It looked like Jules might have had some drum kit problems, but you really couldn't tell from his sound.
The set list was great - we got Veteran and Harvester... love them live. A great free show in a very small venue - cool!
Here's a link to some of my photos from the gig:
A couple weeks ago, I read an article about a sports writer's visit to Greenbay where he gave a recount of the journey to Lambeau. I figured I would do the same about the BOC show. I have been a BOC fan for over 30 years and other than the first time I saw BOC in 1976, this was the best.
Venue, Starlight Drive in theater, Atlanta GA. Picture a great big parking lot with lots of undulations and sloping at a 20-degree angle down hill. BOC was headlining the last night of a two-day festival over the Labor Day weekend. It was 6 to 8 bands per day, then BOC then the movie Godzilla. Surreal right.
Anyway, I had invited about 20 folks to the BOC show but expected no one to show since I was late with the invites and it was a strange venue. It looks like it is just going to be my wife Sandra, Allison and her husband Nick who were going to make the trek. Sandra was a newbie BOC fan having only joined the cause about 15 years ago. Alley and Nick were BOC virgins. If you said to Alley "BOC", she would start singing "I'm Burning I'm burning for you" . That was her extent of BOC knowledge. Good enough for me. She was a cultophile.
Note on Alley and Nick. Allison makes us go to all these "events" with her and Nick so we cajoled her in to going to the BOC Show. Nick her husband, who is "game" for anything, gladly agreed to join us. Alley and Nick both work in the "food" industry, which becomes important later. Alley is a bartender at a local restaurant and nick works in the wholesalefood delivery business.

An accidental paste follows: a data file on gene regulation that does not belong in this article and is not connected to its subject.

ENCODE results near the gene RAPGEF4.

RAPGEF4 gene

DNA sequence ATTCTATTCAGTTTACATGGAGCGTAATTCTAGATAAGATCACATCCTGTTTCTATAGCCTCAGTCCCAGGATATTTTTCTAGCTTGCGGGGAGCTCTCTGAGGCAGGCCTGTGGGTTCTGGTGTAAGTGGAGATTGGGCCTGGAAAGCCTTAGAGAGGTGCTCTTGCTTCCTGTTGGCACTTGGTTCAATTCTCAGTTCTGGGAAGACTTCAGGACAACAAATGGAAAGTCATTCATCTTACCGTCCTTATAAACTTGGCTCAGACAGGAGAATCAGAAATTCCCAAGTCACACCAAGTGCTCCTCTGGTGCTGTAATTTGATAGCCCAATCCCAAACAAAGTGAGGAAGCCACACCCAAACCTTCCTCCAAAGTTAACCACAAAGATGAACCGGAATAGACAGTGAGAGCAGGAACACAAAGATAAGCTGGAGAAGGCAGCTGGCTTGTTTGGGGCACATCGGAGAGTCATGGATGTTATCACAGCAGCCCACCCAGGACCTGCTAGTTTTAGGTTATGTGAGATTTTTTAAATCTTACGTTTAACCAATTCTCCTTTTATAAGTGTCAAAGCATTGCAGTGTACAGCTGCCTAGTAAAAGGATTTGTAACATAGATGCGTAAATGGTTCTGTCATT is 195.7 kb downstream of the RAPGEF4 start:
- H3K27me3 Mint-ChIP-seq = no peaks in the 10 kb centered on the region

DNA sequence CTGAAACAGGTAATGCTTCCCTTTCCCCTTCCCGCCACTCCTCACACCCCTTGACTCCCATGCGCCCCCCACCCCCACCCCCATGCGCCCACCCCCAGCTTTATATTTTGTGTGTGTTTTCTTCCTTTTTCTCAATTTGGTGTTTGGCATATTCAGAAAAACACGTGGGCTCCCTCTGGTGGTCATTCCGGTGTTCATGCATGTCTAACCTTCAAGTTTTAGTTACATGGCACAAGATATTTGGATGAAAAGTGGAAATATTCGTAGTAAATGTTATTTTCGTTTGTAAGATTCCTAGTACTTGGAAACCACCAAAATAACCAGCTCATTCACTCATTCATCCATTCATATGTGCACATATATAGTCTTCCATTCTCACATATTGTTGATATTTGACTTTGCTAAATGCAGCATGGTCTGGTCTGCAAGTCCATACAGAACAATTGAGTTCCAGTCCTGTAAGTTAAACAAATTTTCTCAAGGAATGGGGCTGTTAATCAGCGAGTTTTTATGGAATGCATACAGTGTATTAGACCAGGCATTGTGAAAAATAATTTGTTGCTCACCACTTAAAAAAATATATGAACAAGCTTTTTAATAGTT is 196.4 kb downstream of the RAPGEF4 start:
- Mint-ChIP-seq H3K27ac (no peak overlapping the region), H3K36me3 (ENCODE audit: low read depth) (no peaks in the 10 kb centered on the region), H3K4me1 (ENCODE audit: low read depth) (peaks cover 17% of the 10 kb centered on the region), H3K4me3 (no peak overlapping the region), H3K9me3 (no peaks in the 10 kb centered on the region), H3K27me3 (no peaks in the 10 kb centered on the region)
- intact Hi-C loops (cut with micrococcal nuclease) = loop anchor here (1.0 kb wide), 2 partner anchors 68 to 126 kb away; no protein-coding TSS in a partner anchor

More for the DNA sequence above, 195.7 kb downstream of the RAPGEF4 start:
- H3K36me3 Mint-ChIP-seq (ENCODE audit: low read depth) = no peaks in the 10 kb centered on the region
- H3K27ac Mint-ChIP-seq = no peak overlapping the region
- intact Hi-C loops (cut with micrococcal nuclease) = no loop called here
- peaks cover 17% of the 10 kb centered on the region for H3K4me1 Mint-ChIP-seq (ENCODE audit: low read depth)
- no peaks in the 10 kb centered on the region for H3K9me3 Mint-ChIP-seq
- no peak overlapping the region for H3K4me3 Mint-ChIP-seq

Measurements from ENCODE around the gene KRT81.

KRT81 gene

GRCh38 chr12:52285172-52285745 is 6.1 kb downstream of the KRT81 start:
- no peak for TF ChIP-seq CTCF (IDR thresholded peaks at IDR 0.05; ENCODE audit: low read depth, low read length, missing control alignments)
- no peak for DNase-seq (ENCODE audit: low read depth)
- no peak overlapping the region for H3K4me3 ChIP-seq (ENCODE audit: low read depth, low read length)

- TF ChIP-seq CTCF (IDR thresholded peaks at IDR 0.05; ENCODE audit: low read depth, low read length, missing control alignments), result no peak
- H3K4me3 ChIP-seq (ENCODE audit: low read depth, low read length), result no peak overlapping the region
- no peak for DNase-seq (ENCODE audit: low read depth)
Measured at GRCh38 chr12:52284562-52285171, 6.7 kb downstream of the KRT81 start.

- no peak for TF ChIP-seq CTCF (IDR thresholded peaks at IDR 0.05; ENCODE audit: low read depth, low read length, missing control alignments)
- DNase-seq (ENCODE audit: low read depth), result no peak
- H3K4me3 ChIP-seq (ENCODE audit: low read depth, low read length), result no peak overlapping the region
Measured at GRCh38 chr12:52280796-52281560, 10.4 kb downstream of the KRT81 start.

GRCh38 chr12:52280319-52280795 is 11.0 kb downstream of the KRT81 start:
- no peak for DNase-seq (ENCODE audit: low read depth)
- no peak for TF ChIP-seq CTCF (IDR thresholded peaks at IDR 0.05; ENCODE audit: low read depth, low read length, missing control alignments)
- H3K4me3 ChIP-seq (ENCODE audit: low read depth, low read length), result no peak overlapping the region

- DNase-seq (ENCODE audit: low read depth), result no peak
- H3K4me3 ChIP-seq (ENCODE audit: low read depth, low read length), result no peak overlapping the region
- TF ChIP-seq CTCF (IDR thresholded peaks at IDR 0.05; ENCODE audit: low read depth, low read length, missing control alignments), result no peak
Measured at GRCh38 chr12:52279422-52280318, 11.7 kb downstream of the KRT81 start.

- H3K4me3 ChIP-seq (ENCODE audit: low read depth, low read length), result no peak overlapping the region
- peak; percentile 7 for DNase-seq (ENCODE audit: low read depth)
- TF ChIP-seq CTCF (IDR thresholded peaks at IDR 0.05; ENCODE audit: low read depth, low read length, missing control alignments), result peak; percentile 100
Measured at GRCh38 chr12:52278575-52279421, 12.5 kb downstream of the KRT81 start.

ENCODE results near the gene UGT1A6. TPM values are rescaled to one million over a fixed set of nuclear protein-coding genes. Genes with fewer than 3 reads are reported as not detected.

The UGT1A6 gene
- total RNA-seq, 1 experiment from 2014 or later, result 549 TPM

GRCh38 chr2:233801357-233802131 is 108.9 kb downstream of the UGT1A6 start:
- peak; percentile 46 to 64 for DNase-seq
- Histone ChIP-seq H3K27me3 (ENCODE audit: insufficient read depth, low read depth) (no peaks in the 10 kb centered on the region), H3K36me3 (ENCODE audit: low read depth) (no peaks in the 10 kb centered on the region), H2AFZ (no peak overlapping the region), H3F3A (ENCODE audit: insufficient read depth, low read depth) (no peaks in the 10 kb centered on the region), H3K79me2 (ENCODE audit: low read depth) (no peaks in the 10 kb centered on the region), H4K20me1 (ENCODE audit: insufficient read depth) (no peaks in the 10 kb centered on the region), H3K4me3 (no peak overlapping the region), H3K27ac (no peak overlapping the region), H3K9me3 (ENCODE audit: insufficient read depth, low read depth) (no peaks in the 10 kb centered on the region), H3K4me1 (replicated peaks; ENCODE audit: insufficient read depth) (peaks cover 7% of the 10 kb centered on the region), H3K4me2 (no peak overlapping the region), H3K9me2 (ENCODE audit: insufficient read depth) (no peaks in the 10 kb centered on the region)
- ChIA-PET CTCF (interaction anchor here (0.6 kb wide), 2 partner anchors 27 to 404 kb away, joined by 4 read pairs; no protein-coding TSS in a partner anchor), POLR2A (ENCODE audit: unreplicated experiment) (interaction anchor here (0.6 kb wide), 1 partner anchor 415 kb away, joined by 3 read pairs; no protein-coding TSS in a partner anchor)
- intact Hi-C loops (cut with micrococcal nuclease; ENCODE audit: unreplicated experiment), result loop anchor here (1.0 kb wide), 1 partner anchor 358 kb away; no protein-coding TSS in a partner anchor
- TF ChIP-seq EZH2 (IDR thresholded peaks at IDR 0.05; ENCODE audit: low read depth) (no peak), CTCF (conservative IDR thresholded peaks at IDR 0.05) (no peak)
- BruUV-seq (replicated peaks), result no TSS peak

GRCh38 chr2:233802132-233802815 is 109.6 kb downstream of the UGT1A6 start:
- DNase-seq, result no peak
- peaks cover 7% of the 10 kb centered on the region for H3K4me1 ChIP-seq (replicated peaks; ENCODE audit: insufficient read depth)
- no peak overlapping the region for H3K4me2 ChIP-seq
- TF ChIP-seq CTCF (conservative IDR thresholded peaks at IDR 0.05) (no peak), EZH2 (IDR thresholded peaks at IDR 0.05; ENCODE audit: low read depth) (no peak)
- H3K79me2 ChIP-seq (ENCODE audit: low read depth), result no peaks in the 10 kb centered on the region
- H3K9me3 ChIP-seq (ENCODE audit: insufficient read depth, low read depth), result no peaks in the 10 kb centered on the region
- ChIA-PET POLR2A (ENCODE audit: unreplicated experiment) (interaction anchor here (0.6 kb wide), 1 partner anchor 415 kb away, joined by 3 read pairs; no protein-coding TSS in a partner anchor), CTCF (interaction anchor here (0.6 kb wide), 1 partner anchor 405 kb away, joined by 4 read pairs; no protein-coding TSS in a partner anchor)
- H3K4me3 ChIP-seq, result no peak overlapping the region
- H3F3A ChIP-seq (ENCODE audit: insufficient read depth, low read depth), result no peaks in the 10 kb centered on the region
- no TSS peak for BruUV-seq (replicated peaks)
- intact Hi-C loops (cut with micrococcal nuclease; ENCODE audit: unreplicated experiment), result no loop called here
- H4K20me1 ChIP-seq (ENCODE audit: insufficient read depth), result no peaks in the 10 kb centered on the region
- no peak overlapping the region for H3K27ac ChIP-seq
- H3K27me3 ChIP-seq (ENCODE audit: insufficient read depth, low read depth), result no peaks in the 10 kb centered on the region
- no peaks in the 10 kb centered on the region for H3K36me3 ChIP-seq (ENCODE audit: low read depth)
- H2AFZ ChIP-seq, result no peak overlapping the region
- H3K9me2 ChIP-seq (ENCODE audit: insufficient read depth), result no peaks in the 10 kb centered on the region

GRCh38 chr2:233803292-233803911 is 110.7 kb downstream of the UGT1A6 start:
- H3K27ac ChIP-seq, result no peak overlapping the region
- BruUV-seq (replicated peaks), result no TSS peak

OK ready to get ready...
2:30 Started to load up the car with the provisions... beer, wine, munchies and sandwiches. Enough for 20 people, knowing there would only be four people. What the heck?
Got the car packed and headed over to pick up Nick and Alley.
3:00 Pick up Nick and Alley and it starts to pour rain. No problem the forecast is good. We head south to the city...
3:15 The wife is the official navigator since she is the only one with directions, after 5 minutes of discussion we decide Sandra's is fired and Nick is promoted to navigator. He knows the city having worked the areas as a food delivery guy. One problem, Nick hates freeways and has decided to take us via the "scenic" route thought the city. After another 30 minutes and after we have seen half of the east side of Atlanta, we approach the Starlit Drive in entrance.